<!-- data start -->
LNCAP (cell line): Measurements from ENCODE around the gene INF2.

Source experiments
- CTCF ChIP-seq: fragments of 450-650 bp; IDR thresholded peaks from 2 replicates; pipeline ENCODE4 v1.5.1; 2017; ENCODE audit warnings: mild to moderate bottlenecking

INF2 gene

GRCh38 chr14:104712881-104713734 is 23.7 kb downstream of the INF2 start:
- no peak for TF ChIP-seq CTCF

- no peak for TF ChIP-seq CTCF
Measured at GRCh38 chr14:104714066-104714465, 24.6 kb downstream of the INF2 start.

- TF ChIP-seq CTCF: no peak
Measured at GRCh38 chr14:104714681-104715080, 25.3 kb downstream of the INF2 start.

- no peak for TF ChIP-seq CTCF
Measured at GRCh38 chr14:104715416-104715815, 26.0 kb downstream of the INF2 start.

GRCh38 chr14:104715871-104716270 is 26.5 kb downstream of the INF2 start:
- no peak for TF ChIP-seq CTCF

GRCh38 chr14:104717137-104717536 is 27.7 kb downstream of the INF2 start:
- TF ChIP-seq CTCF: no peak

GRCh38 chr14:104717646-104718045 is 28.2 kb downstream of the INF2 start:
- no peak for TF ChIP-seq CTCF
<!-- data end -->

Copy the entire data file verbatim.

LNCAP (cell line): Measurements from ENCODE around the gene INF2.

Source experiments
- CTCF ChIP-seq: fragments of 450-650 bp; IDR thresholded peaks from 2 replicates; pipeline ENCODE4 v1.5.1; 2017; ENCODE audit warnings: mild to moderate bottlenecking

INF2 gene

GRCh38 chr14:104712881-104713734 is 23.7 kb downstream of the INF2 start:
- no peak for TF ChIP-seq CTCF

- no peak for TF ChIP-seq CTCF
Measured at GRCh38 chr14:104714066-104714465, 24.6 kb downstream of the INF2 start.

- TF ChIP-seq CTCF: no peak
Measured at GRCh38 chr14:104714681-104715080, 25.3 kb downstream of the INF2 start.

- no peak for TF ChIP-seq CTCF
Measured at GRCh38 chr14:104715416-104715815, 26.0 kb downstream of the INF2 start.

GRCh38 chr14:104715871-104716270 is 26.5 kb downstream of the INF2 start:
- no peak for TF ChIP-seq CTCF

GRCh38 chr14:104717137-104717536 is 27.7 kb downstream of the INF2 start:
- TF ChIP-seq CTCF: no peak

GRCh38 chr14:104717646-104718045 is 28.2 kb downstream of the INF2 start:
- no peak for TF ChIP-seq CTCF